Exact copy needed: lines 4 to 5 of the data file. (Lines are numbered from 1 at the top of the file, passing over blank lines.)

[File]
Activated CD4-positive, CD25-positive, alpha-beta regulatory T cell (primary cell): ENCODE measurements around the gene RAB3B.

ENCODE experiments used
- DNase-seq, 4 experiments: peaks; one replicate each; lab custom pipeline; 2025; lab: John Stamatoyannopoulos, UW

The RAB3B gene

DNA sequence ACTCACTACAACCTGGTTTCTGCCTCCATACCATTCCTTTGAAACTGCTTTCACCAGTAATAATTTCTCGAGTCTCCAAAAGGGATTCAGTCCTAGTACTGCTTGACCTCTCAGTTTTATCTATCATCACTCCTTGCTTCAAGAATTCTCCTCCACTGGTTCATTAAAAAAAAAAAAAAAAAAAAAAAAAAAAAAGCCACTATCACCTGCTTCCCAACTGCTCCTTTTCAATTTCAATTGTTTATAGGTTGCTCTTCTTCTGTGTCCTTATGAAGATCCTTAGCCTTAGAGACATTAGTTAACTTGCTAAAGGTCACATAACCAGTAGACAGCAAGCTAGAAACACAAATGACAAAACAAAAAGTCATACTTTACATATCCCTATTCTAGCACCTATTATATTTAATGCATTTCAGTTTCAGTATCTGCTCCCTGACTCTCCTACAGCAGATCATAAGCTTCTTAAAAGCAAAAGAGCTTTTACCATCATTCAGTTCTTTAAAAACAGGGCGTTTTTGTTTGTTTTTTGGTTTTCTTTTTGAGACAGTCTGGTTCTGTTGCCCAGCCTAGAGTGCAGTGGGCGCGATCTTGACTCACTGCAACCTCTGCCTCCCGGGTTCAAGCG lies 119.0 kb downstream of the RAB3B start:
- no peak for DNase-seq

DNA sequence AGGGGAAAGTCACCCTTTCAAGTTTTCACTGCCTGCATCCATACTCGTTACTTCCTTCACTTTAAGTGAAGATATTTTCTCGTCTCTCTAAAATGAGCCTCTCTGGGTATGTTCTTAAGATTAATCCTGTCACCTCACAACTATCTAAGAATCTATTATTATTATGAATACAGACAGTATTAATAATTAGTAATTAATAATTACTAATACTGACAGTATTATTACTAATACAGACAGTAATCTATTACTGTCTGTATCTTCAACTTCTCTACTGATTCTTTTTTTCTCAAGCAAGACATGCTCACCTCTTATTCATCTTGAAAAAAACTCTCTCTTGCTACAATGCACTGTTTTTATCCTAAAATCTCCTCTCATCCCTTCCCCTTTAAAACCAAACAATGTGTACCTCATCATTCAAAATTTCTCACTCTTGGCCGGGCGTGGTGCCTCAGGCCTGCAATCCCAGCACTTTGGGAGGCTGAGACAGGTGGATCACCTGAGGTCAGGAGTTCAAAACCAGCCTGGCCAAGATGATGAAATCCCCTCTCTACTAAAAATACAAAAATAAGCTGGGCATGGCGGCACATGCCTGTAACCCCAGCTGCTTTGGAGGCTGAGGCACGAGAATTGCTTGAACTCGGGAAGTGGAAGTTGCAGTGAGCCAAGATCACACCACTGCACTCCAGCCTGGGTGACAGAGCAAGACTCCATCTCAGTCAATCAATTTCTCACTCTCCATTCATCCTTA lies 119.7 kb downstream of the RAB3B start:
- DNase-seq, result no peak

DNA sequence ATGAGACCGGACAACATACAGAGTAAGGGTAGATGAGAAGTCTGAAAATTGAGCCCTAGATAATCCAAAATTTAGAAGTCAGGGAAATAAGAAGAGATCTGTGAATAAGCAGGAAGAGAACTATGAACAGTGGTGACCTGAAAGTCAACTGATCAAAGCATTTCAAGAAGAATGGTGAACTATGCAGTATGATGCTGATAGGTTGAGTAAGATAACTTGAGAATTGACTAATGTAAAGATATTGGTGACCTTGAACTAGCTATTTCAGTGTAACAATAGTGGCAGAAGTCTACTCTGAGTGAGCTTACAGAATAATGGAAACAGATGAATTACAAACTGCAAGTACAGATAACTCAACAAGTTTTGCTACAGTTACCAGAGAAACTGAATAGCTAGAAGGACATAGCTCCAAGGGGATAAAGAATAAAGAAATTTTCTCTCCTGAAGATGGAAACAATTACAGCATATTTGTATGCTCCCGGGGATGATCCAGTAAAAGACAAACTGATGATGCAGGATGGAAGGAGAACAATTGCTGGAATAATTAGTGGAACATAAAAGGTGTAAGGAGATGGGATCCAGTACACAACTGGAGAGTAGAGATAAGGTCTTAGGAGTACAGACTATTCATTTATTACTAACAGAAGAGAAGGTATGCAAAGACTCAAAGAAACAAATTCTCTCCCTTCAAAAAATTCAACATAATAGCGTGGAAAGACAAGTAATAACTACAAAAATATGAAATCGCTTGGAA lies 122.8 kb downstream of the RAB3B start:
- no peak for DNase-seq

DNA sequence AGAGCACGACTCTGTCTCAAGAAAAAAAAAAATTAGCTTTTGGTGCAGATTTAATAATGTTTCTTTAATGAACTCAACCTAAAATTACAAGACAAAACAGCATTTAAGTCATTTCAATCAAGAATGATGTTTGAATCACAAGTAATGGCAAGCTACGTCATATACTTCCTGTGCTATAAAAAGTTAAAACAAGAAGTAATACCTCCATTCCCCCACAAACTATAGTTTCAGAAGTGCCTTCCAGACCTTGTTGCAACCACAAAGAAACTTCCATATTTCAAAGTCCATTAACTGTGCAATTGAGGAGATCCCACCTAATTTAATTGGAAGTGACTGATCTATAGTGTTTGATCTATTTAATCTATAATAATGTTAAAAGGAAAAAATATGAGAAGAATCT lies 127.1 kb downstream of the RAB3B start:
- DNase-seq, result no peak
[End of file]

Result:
The RAB3B gene

DNA sequence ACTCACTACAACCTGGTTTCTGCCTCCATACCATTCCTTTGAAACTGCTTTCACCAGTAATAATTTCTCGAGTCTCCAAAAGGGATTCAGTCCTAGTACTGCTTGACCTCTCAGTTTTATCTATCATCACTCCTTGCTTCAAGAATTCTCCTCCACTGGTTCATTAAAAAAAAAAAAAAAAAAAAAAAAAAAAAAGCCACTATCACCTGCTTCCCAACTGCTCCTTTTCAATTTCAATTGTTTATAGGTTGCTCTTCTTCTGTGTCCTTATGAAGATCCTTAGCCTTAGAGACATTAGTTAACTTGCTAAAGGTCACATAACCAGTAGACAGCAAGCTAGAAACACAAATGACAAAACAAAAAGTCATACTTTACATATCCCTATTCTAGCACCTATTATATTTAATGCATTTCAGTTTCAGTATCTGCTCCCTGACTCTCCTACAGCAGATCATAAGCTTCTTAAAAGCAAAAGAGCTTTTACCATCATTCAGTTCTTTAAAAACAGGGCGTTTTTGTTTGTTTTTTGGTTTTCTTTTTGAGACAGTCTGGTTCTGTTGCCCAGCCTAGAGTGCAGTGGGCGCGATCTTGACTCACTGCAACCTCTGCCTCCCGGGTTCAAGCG lies 119.0 kb downstream of the RAB3B start: